Editor's Note: Every once in a while, a fanpost is just too good to not be on the front page. This is one of those posts.
With the season going the way it is, there's naturally been a lot of talk about Lindy Ruff. Everyone seems to think they have a good understanding of the coach and the system he implements. No matter the media outlet it seems every post or comment thread eventually has a claim about the coach. Discussions about Lindy have become the NHL's version of Godwin's law. I thought I'd take the time to critically examine his statistical record - and suffice to say, since he took over the Buffalo club in the summer of 1997, there's plenty of it.
I originally wrote this piece for my buddy's blog (Tonight's Healthy Scratches; check it out) but with the WJC and Winter Classic, it wasn't going to get published within the coming weeks so I got the okay to post it on here on DBtB.
Things to keep in mind:
Before we get to the actual analysis, I wanted to first introduce two caveats. The first is that we don't know just how much influence any coach has on his team. We know it's non-zero and we know it's not complete. I'd estimate it to be around 25-30% of the "influence pie" with player-talent being around 60-70% and any leftover portion consisting of various intangibles like the leadership of the team Captain, fan support, referees, ice quality, arena amenities, etc. It's just an educated guess, but one based off of studies about baseball managers and their impact on W/L records. These studies show that even the best managers are only worth a handful of wins (bad managers are more harmful than good managers are beneficial, but even then the impact isn't very big; maybe 5-7 games). Since it's safe to say that a coach in hockey has more impact on what happens on the ice than a manager does on the field, their impact increases accordingly.
The second caveat is that this analysis is results-oriented. It focuses on the end product of Ruff-coached teams instead of their process. It is possible that there were years where they ended up not producing well, but for the most part were doing all the right things and were just unlucky. There could also be years were they did end up producing well but weren't really deserving of their success. The simple, yet powerful chart above outlines this more clearly. However, this is not to say that results-oriented analysis is useless. Luck tends to even out over time and since our sample size is quite large, it shouldn't be too big of an issue.
(Click to enlarge)
1. On a year-to-year basis, Ruff-coached teams fluctuate pretty wildly. This makes sense since the personnel differs from year-to-year. However, on aggregate, Ruff-coached teams seem to be in the top half of the league in both offense and defense (I say “seem” because the league rank average here is a rough average – meaning I took the yearly ranks and averaged them).
2. We can definitively say that the performance of any one particular aspect of a Ruff-coached team relative to the league does not correlate very well with the team’s success. There are years when the offense ranked highly, but the team suffered (2007/08) and there were years when the defense ranked highly but the team's success was not reflective (1998/99) and vice versa. The league rank of GoalsFor/Game and GoalsAgainst/Game have a positive, but weak correlation with where the team finished in the Conference standings. In the graphs below we can see this more clearly; the points on the graphs don't fit neatly on the trend lines, but the trend lines do have positive gradients.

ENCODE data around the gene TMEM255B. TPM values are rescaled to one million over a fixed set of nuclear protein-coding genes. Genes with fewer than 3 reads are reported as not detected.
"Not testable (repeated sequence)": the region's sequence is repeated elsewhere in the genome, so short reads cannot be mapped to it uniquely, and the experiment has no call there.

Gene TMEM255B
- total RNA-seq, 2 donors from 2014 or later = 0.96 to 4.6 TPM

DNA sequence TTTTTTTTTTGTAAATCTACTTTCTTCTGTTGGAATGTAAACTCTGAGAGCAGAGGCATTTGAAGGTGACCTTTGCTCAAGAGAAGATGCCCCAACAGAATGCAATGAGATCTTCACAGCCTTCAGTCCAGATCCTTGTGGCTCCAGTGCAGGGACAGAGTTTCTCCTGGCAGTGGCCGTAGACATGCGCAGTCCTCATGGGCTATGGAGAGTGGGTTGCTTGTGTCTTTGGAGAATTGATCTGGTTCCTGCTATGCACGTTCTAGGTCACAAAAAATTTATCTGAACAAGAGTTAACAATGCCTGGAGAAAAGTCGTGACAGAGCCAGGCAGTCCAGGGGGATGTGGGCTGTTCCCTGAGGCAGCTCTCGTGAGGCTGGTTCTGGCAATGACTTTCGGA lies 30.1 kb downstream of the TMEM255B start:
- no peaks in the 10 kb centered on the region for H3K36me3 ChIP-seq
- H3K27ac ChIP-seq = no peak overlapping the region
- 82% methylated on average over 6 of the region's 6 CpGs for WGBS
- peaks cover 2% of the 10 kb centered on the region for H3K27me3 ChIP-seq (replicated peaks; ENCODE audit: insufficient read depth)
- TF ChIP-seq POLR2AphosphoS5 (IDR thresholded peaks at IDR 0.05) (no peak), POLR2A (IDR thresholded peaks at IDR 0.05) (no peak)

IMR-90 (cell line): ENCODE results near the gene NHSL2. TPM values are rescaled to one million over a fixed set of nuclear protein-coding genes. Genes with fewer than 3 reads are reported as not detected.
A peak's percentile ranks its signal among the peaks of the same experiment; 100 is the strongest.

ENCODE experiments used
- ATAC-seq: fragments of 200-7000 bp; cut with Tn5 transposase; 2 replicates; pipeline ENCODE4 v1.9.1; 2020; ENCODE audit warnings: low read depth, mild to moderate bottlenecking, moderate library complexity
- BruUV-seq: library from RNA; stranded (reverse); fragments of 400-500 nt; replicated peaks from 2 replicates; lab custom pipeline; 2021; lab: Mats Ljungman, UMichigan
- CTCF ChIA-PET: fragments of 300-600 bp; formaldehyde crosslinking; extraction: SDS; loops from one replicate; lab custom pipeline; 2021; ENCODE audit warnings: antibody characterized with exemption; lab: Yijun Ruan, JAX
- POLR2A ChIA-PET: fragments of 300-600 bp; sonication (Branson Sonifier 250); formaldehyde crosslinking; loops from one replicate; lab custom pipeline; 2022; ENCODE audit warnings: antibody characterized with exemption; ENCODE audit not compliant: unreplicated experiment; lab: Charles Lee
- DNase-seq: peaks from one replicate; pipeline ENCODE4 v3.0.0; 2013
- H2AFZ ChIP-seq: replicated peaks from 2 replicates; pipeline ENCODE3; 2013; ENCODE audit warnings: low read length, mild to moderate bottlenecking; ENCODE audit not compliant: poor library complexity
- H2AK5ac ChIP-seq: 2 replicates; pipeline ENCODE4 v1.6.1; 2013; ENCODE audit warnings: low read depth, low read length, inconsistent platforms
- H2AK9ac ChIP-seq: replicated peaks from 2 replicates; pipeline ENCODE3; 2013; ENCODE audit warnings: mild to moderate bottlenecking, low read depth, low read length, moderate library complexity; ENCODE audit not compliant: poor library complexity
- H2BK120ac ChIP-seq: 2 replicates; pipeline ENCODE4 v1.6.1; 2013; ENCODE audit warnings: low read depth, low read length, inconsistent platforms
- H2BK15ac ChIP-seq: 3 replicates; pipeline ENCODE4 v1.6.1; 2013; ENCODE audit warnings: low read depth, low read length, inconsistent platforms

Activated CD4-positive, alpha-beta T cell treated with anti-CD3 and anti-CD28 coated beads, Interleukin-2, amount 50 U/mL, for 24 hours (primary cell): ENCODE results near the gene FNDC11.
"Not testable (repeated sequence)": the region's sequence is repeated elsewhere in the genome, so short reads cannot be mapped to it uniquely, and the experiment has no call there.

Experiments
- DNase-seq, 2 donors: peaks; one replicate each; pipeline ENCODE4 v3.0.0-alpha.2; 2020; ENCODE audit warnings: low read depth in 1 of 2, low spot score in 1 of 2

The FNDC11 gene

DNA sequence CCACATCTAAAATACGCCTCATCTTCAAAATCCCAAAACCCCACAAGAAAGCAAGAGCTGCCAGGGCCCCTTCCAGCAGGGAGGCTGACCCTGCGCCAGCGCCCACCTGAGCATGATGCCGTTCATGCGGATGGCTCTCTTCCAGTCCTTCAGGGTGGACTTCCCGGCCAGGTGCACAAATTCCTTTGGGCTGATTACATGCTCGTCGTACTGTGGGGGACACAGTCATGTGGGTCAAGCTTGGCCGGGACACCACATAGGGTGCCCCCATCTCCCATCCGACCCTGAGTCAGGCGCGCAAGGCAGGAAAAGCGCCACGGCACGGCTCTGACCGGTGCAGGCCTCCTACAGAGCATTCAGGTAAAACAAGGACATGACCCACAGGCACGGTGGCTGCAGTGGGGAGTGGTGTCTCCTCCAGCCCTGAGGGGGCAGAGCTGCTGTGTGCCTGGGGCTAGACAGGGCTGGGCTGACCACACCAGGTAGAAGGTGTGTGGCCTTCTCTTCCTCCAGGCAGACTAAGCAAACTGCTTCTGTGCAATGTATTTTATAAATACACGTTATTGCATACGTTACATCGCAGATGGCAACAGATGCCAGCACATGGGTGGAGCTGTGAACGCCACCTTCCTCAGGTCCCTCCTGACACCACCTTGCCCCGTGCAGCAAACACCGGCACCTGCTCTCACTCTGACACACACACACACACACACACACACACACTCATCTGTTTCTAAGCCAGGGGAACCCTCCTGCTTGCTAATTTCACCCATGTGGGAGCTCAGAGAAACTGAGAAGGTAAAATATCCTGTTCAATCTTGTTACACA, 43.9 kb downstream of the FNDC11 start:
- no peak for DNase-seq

(Click to enlarge)
3. Ruff has the reputation of being a “defense-first” coach when in reality, he started out that way, but has since evolved into an offensive-oriented coach. You can see this when you separate the data around the lockout. Previous to the lockout, Ruff-coached teams reached the top-ten in GoalsFor/Game only once in seven years and had a League Rank Average of 17.56. After the lockout they were among the top-ten in the category five out of six years and had a League Rank Average of 6.67.
Similarly, before the lockout Ruff-coached teams made the top-ten in GoalsAgainst/Game five out of seven years and had a League Rank Average of 8.43. After the lockout his teams were among the top-ten in the category only two out of six years and had a League Rank Average of 13.17. It's not as stark a contrast as the offense, but is still a clear delineation.
This contrast makes sense since in his early years the personnel required he preach a defense-first philosophy (Hasek, Peca, Satan, McKee, and no one else worth mentioning) and in the post-lockout years the personnel allowed for an offensive-oriented philosophy (Drury, Briere, Vanek, Roy, Campbell, Miller, etc.). That this is not widely known is no surprise. The main-stream media loves to repeat the "Sabres are offensively challenged" meme. Unfortunately, it looks like they are doing a good job of convincing people. Since the Sabres are advertised as an offensively-challenged team, people assume the corollary; they must be a defensive-oriented team and Ruff must be the same defense-first coach he was when he first got the job back in the Hasek era.
4. The last and arguably most important thing we can definitively say about Ruff is his teams make the playoffs more often than not. He has seen payoff action nine times in thirteen seasons as head coach; good for a 69.23 rate. Ruff-coached teams have lost in the Cup Final once (1998/99), the Conference Finals three times (1997/98, 2005/06, and 2006/07), and the Conference Semifinals once (2000/02). Ruff-lead teams have made it out of the first round 5 out of 9 times; good for a 55.56 rate. With the Sabres' history of rosters short on talent, payroll, or both, this is most impressive. Yes, he's never won the big prize, but this seems to suggest that Ruff gets the most out of the talent he has and that's all anyone can ever really ask from a head coach.